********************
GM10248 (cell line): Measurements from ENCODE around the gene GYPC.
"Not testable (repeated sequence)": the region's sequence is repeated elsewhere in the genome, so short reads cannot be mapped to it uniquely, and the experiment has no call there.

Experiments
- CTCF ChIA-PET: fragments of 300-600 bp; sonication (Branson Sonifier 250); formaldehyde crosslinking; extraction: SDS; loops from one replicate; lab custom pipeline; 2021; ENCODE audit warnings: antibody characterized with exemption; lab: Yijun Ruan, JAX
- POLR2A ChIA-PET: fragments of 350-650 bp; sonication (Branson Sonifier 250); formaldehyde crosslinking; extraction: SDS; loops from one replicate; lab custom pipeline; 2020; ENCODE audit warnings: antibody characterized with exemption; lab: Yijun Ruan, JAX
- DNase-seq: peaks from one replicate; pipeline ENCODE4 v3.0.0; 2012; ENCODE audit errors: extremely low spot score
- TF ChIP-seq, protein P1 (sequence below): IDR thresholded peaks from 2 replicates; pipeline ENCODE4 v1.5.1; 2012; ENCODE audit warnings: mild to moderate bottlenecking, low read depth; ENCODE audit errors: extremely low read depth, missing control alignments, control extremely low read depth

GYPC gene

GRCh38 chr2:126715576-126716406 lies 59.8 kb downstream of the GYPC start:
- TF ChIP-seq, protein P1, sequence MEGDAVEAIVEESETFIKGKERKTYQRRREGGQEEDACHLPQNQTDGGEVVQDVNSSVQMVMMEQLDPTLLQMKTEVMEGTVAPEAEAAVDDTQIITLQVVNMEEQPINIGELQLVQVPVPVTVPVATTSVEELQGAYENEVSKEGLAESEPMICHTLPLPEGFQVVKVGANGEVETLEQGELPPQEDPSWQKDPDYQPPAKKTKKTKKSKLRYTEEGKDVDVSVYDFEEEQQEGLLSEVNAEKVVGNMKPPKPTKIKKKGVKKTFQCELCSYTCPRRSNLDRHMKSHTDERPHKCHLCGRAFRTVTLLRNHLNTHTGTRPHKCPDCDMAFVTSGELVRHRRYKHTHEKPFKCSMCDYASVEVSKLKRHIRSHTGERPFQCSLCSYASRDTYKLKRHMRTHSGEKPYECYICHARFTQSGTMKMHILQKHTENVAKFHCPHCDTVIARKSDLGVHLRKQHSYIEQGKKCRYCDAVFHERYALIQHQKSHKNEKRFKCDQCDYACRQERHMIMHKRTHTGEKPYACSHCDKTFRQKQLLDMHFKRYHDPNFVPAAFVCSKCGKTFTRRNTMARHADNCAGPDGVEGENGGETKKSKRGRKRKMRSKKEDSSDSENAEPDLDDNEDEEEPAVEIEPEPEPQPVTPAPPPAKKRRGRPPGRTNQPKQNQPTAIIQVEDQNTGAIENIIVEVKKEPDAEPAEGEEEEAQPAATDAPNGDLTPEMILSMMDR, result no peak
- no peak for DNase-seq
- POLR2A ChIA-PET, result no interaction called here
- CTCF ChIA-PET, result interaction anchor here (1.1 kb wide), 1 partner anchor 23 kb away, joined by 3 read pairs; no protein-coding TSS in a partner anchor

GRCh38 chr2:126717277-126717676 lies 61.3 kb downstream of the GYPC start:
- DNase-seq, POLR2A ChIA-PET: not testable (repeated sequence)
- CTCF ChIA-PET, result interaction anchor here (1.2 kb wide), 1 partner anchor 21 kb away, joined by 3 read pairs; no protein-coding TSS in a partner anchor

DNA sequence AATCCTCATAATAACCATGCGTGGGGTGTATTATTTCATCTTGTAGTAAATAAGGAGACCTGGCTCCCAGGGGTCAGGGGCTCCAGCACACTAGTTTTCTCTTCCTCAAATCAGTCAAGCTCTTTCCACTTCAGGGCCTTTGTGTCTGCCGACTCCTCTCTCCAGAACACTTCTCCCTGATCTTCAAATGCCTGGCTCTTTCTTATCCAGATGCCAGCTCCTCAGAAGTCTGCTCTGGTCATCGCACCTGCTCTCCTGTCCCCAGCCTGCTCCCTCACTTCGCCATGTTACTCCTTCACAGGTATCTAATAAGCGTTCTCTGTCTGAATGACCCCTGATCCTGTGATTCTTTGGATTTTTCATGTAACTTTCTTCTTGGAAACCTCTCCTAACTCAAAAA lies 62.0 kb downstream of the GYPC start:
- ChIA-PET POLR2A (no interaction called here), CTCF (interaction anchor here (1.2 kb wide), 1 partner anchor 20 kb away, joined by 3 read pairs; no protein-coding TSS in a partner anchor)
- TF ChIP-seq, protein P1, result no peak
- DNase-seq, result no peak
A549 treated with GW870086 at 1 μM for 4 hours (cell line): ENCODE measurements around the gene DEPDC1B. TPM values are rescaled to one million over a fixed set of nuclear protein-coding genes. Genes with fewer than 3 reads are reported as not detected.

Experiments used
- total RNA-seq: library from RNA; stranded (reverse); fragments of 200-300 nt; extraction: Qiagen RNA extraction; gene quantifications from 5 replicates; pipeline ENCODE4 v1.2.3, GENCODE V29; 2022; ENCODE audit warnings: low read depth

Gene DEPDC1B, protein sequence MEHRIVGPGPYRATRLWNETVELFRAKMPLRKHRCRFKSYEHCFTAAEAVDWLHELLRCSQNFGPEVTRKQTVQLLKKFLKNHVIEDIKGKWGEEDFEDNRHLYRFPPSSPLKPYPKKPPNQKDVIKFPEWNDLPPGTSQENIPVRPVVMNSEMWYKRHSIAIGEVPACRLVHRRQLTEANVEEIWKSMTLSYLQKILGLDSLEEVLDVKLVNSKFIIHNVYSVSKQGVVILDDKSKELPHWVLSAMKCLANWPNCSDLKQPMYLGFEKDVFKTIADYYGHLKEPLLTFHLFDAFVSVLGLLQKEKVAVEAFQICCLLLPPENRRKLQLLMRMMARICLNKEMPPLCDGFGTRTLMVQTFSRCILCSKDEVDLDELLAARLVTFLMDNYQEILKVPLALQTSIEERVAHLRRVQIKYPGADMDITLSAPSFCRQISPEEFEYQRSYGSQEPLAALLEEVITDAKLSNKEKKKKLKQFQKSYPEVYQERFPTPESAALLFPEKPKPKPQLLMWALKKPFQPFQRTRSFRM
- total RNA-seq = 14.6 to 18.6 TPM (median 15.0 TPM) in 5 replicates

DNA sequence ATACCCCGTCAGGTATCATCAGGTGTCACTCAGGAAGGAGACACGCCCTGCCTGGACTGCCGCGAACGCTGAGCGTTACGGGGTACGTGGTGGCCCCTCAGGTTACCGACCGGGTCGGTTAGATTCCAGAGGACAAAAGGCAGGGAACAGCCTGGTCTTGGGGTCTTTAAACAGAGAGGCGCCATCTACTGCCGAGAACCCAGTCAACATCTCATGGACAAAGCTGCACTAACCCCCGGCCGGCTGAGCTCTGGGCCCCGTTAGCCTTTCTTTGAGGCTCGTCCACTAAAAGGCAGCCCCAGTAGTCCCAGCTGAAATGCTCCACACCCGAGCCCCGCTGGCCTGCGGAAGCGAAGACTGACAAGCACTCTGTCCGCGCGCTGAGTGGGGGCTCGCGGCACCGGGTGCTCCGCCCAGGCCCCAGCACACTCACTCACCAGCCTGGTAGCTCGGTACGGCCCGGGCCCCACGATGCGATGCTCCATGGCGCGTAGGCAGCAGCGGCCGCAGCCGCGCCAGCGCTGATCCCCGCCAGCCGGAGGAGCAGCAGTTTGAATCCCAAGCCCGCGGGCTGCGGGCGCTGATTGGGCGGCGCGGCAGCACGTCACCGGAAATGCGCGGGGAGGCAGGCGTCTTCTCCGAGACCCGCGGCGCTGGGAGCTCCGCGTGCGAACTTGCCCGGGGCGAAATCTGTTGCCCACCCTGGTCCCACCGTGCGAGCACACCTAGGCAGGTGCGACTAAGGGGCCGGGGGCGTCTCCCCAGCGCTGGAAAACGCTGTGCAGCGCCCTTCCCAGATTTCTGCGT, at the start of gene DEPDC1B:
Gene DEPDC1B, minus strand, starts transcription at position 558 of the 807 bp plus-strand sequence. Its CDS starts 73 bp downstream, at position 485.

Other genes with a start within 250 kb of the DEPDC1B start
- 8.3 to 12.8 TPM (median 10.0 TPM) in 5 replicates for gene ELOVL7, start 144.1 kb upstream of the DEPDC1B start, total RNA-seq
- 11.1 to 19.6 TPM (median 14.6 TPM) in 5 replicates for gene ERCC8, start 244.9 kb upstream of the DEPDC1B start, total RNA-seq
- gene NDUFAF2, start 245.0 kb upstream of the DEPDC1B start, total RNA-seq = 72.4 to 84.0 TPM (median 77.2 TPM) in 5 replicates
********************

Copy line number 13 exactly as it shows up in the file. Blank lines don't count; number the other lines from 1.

- CTCF ChIA-PET, result interaction anchor here (1.1 kb wide), 1 partner anchor 23 kb away, joined by 3 read pairs; no protein-coding TSS in a partner anchor